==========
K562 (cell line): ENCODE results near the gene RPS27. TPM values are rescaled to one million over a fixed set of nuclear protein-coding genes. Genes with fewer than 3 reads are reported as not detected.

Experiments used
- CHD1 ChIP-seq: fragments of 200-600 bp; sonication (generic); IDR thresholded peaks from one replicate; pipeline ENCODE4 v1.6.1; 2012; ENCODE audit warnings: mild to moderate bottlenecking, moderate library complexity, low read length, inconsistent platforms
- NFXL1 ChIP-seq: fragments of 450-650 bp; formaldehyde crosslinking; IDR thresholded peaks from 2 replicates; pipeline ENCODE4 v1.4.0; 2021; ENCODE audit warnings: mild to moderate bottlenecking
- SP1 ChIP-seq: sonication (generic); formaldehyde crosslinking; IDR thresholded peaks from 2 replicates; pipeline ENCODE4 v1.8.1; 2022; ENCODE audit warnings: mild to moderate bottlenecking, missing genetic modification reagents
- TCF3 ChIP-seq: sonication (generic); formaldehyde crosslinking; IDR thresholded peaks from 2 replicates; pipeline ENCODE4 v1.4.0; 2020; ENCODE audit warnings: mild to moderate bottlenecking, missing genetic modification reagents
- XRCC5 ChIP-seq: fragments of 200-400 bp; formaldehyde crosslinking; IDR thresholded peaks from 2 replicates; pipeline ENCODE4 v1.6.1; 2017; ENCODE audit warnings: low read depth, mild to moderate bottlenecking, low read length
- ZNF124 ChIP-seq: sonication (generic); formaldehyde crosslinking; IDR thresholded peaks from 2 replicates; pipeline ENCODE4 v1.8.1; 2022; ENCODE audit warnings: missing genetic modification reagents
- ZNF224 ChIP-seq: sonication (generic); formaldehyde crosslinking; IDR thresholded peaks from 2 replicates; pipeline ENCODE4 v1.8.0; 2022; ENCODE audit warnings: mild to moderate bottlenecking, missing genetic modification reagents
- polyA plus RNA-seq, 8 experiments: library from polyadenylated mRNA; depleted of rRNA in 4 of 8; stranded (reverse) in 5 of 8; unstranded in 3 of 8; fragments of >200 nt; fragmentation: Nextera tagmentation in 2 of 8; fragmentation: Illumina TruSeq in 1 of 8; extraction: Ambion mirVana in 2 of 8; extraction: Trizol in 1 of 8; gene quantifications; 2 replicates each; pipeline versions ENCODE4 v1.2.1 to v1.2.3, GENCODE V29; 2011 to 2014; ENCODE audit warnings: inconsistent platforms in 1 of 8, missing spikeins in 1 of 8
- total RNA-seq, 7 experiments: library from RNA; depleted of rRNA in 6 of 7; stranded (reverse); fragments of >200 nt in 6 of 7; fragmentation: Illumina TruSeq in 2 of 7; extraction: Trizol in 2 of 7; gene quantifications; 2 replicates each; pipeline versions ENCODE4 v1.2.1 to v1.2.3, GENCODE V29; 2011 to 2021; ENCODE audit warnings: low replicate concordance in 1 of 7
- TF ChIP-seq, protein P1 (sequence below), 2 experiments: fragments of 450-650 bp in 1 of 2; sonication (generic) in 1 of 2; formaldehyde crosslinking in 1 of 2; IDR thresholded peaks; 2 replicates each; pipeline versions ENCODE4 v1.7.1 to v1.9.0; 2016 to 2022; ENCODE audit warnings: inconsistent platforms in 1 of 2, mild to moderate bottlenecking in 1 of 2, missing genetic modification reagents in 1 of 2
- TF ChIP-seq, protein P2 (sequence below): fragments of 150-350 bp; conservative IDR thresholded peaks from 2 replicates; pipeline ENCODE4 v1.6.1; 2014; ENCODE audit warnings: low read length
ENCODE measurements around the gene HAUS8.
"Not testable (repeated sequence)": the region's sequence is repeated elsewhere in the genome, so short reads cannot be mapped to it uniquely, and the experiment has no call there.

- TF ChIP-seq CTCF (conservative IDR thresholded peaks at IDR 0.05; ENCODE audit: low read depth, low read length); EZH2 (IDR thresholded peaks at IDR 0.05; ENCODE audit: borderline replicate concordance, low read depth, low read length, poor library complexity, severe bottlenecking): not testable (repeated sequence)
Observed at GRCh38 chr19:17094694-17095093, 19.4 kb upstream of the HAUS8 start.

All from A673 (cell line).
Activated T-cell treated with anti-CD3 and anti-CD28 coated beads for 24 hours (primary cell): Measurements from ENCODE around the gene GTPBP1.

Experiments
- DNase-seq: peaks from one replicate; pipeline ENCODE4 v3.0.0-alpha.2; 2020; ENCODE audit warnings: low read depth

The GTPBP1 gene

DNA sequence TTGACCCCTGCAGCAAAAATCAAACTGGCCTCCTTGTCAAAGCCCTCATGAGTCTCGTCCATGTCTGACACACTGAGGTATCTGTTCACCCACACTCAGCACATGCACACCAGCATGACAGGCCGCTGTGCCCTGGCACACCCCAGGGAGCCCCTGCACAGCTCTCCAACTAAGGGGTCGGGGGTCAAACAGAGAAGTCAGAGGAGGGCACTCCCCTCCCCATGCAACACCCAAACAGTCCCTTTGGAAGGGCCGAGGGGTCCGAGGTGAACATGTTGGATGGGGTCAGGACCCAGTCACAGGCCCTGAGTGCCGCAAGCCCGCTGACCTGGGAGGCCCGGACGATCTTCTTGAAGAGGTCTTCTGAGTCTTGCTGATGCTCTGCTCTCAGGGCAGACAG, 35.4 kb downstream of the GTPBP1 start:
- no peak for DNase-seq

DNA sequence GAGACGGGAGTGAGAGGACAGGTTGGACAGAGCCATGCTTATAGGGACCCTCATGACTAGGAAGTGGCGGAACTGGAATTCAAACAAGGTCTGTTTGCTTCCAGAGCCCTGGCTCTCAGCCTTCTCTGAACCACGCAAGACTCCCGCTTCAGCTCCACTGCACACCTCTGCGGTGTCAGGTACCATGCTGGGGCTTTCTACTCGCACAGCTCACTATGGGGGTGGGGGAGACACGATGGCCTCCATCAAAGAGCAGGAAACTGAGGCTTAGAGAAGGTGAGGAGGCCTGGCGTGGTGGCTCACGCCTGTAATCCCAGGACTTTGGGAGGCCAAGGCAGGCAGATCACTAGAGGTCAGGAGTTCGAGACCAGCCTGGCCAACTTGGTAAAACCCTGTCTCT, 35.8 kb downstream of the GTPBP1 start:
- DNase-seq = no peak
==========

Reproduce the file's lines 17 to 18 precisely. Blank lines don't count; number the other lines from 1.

Observed at GRCh38 chr19:17094694-17095093, 19.4 kb upstream of the HAUS8 start.

All from A673 (cell line).